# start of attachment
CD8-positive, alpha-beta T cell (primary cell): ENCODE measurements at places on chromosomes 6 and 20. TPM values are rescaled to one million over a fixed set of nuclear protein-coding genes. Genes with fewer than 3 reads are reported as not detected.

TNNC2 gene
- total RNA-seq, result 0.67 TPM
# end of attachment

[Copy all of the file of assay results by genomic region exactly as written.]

CD8-positive, alpha-beta T cell (primary cell): ENCODE measurements at places on chromosomes 6 and 20. TPM values are rescaled to one million over a fixed set of nuclear protein-coding genes. Genes with fewer than 3 reads are reported as not detected.

TNNC2 gene
- total RNA-seq, result 0.67 TPM